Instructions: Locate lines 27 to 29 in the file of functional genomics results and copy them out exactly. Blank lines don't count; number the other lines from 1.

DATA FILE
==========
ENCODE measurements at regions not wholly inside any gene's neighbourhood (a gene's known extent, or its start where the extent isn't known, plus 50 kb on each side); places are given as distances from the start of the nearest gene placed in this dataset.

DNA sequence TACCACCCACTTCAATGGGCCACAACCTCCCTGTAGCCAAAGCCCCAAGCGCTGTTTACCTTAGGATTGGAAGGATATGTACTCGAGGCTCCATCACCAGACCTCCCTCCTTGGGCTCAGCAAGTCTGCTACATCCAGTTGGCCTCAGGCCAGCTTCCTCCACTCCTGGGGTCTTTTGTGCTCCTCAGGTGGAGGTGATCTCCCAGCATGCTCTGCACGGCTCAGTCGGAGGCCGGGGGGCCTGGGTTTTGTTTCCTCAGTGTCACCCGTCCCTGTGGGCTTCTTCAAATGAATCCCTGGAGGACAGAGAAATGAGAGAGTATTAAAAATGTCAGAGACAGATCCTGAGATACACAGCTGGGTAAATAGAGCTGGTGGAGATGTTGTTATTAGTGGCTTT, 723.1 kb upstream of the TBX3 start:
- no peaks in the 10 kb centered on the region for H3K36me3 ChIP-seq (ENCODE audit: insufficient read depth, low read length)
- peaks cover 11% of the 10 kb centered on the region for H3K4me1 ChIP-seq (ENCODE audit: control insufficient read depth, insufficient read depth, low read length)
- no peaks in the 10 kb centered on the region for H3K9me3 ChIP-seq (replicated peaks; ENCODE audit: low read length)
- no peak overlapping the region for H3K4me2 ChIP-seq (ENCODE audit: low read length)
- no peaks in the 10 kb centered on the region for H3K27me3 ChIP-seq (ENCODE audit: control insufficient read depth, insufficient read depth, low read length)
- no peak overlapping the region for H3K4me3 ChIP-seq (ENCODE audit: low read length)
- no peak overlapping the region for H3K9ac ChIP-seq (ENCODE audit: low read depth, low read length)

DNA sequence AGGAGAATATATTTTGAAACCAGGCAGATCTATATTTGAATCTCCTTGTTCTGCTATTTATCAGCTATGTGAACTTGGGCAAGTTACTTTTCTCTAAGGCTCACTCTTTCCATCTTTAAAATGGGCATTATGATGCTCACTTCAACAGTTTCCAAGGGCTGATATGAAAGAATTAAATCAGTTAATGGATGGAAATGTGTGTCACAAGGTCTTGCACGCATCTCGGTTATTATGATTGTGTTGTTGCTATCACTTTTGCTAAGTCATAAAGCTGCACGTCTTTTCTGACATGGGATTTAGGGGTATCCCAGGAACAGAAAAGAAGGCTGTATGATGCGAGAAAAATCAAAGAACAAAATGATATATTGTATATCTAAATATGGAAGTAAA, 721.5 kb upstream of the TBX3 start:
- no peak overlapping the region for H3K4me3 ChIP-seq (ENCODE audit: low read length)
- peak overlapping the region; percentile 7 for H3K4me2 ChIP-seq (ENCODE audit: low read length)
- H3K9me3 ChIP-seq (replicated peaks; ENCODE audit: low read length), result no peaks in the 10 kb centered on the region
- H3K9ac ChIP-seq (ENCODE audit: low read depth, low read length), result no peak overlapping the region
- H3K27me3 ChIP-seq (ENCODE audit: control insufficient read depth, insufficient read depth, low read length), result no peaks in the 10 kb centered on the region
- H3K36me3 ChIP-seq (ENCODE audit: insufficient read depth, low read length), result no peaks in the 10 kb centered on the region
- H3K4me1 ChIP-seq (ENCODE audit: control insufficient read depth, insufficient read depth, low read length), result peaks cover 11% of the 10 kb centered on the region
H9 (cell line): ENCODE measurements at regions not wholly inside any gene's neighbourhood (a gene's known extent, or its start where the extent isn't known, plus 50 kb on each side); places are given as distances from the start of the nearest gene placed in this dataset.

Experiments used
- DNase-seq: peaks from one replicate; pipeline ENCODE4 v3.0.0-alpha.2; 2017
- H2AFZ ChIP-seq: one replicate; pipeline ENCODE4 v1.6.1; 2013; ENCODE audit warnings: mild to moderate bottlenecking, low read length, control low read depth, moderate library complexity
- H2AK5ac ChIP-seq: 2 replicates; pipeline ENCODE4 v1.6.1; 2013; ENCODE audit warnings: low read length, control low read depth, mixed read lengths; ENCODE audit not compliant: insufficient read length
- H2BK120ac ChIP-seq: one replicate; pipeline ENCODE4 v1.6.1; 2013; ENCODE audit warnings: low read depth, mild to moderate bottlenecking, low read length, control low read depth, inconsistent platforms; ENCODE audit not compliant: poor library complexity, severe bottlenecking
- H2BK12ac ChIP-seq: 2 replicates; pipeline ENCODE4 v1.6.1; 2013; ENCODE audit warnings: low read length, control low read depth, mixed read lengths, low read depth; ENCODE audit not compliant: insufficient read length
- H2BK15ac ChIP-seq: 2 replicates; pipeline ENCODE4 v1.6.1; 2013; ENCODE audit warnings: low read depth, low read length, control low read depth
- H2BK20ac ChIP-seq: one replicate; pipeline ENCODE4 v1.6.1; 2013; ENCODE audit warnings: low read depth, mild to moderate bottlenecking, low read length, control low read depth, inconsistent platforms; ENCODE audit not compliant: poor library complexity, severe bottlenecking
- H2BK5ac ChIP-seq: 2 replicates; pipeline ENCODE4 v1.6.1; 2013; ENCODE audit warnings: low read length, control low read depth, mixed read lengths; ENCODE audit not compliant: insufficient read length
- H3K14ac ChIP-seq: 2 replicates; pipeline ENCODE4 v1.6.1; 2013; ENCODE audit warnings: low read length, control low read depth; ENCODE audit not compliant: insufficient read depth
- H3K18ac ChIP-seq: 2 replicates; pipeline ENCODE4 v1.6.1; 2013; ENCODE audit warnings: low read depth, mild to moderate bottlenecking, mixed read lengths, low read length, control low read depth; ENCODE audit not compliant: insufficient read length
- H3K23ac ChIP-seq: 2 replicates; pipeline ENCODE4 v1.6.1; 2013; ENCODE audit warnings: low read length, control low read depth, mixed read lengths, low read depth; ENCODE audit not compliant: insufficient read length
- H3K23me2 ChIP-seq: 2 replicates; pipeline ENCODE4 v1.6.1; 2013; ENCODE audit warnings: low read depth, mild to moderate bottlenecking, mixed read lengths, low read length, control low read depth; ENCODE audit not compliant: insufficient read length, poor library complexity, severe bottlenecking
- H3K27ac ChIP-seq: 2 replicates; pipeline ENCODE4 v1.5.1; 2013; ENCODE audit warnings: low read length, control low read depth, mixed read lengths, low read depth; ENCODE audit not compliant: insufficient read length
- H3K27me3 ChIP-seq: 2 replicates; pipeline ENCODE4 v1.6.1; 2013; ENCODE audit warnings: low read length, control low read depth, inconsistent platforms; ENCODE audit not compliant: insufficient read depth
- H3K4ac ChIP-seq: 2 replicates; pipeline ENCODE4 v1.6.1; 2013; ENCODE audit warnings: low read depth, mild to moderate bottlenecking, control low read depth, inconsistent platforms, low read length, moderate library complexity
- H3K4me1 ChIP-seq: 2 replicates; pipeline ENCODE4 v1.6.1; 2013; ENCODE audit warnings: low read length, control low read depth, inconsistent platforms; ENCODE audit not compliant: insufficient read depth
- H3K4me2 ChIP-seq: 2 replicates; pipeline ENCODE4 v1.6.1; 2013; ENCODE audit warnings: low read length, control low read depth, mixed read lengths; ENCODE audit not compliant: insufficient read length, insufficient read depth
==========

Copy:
- H2BK5ac ChIP-seq: 2 replicates; pipeline ENCODE4 v1.6.1; 2013; ENCODE audit warnings: low read length, control low read depth, mixed read lengths; ENCODE audit not compliant: insufficient read length
- H3K14ac ChIP-seq: 2 replicates; pipeline ENCODE4 v1.6.1; 2013; ENCODE audit warnings: low read length, control low read depth; ENCODE audit not compliant: insufficient read depth
- H3K18ac ChIP-seq: 2 replicates; pipeline ENCODE4 v1.6.1; 2013; ENCODE audit warnings: low read depth, mild to moderate bottlenecking, mixed read lengths, low read length, control low read depth; ENCODE audit not compliant: insufficient read length